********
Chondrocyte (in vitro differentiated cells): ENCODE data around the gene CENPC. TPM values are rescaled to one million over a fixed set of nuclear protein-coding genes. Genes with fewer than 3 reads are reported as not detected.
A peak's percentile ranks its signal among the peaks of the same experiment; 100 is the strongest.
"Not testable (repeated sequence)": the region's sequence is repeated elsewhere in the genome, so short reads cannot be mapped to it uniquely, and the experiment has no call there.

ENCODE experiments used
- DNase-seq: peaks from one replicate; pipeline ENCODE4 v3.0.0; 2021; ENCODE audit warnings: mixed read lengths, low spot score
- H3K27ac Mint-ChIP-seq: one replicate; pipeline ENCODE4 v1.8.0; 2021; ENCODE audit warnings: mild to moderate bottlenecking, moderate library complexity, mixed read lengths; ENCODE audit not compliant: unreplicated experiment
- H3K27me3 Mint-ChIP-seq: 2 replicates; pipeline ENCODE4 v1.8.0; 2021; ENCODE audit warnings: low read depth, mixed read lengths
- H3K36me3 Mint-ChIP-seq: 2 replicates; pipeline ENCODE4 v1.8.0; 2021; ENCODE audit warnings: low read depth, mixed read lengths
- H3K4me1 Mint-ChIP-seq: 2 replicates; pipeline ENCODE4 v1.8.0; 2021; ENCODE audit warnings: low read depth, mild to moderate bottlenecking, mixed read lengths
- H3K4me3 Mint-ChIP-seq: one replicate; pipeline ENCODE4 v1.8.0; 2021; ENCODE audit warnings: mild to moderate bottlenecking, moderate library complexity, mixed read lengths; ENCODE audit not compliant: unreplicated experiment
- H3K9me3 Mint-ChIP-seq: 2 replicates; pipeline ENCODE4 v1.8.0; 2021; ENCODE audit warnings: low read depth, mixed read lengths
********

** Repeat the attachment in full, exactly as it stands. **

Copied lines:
Chondrocyte (in vitro differentiated cells): ENCODE data around the gene CENPC. TPM values are rescaled to one million over a fixed set of nuclear protein-coding genes. Genes with fewer than 3 reads are reported as not detected.
A peak's percentile ranks its signal among the peaks of the same experiment; 100 is the strongest.
"Not testable (repeated sequence)": the region's sequence is repeated elsewhere in the genome, so short reads cannot be mapped to it uniquely, and the experiment has no call there.

ENCODE experiments used
- DNase-seq: peaks from one replicate; pipeline ENCODE4 v3.0.0; 2021; ENCODE audit warnings: mixed read lengths, low spot score
- H3K27ac Mint-ChIP-seq: one replicate; pipeline ENCODE4 v1.8.0; 2021; ENCODE audit warnings: mild to moderate bottlenecking, moderate library complexity, mixed read lengths; ENCODE audit not compliant: unreplicated experiment
- H3K27me3 Mint-ChIP-seq: 2 replicates; pipeline ENCODE4 v1.8.0; 2021; ENCODE audit warnings: low read depth, mixed read lengths
- H3K36me3 Mint-ChIP-seq: 2 replicates; pipeline ENCODE4 v1.8.0; 2021; ENCODE audit warnings: low read depth, mixed read lengths
- H3K4me1 Mint-ChIP-seq: 2 replicates; pipeline ENCODE4 v1.8.0; 2021; ENCODE audit warnings: low read depth, mild to moderate bottlenecking, mixed read lengths
- H3K4me3 Mint-ChIP-seq: one replicate; pipeline ENCODE4 v1.8.0; 2021; ENCODE audit warnings: mild to moderate bottlenecking, moderate library complexity, mixed read lengths; ENCODE audit not compliant: unreplicated experiment
- H3K9me3 Mint-ChIP-seq: 2 replicates; pipeline ENCODE4 v1.8.0; 2021; ENCODE audit warnings: low read depth, mixed read lengths